David Bourget (Western Ontario)
David Chalmers (ANU, NYU)
Rafael De Clercq
Jack Alan Reynolds
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Asian Philosophy 16 (2):135 – 148 (2006)
The subtle and complex relation between Confucianism and modern democracy has long been a controversial issue, and it is now again becoming a topical issue in the process of political modernization in contemporary China. This paper argues that there are some quite basic early Confucian values and principles that are not only compatible with democracy, but also may become the theoretic foundation of modern democracy in China. Early Confucianism considers 'the people's will' as the direct representative of 'Heaven's will', with which it legitimizes political power. Confucian theory of 'human nature is good' endorses equal potential good for every man. These principles can be used in reasoning towards a system of democracy. In terms of decision-making, the Confucian 'Doctrine of the Mean' accords with certain democratic principles. The independent personality and committed individualism advocated by early Confucianism is a required civic merit in a democratic society. These fundamental Confucian principles, through contemporary hermeneutics, may provide a philosophic grounding for democracy and support the construction of a democratic system with a Chinese dimension. To get democracy rooted in the spirit of traditional Chinese culture will benefit the healthy and smooth development of democracy in China.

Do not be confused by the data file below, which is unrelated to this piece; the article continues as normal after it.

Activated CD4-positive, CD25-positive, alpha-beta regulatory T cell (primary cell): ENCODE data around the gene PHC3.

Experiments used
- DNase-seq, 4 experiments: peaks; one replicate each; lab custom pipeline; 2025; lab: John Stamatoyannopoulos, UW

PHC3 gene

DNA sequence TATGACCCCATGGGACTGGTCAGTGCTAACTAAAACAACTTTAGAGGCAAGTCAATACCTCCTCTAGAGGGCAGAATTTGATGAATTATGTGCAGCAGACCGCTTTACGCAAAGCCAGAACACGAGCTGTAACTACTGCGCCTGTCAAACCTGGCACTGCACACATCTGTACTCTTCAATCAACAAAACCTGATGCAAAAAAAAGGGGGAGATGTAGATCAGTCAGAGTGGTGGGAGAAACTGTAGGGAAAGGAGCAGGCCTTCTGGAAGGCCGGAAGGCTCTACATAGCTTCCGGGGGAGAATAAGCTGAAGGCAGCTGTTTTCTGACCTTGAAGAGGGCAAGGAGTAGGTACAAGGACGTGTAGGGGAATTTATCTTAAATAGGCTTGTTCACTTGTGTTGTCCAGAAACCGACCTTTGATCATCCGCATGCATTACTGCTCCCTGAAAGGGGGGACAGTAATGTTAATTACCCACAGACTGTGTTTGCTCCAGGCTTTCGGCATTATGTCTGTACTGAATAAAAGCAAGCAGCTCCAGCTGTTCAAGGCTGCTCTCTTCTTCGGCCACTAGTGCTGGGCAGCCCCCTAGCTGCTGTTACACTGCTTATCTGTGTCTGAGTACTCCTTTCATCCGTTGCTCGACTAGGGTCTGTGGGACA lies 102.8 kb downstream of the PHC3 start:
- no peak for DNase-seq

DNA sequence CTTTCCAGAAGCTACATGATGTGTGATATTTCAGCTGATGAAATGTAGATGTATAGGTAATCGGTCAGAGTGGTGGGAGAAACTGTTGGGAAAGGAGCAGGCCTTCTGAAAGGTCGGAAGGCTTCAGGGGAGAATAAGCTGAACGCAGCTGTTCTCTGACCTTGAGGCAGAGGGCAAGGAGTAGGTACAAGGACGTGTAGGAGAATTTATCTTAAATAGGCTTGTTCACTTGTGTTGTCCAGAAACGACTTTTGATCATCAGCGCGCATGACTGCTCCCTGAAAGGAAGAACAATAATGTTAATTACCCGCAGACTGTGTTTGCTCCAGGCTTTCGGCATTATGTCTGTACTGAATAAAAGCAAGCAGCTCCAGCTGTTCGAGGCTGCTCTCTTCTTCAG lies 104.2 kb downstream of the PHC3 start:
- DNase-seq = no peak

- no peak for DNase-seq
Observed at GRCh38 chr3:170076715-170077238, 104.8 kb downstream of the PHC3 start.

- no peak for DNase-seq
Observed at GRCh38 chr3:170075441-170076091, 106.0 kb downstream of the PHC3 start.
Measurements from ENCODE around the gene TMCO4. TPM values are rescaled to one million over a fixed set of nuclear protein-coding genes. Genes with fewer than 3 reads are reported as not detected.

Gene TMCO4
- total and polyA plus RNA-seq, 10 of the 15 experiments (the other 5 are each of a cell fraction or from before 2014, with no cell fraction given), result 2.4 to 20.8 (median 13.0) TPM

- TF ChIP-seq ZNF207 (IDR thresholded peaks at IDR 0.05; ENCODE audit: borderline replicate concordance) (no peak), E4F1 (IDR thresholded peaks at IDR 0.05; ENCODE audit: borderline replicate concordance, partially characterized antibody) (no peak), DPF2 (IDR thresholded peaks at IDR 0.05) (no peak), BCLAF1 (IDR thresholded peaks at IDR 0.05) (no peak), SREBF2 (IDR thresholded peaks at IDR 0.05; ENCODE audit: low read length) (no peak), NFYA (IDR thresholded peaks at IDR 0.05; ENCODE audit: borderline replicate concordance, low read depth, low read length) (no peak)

|Keywords||Chinese political philosophy Confucianism democracy Zhong Yong Confucius Mencius|
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Nicholas Spina, Doh C. Shin & Dana Cha (2011). Confucianism and Democracy: A Review of the Opposing Conceptualizations. [REVIEW] Japanese Journal of Political Science 12 (1):143-160.
Demin Duan (2014). Reviving the Past for the Future?: The (In)Compatibility Between Confucianism and Democracy in Contemporary China. Asian Philosophy 24 (2):147-157.
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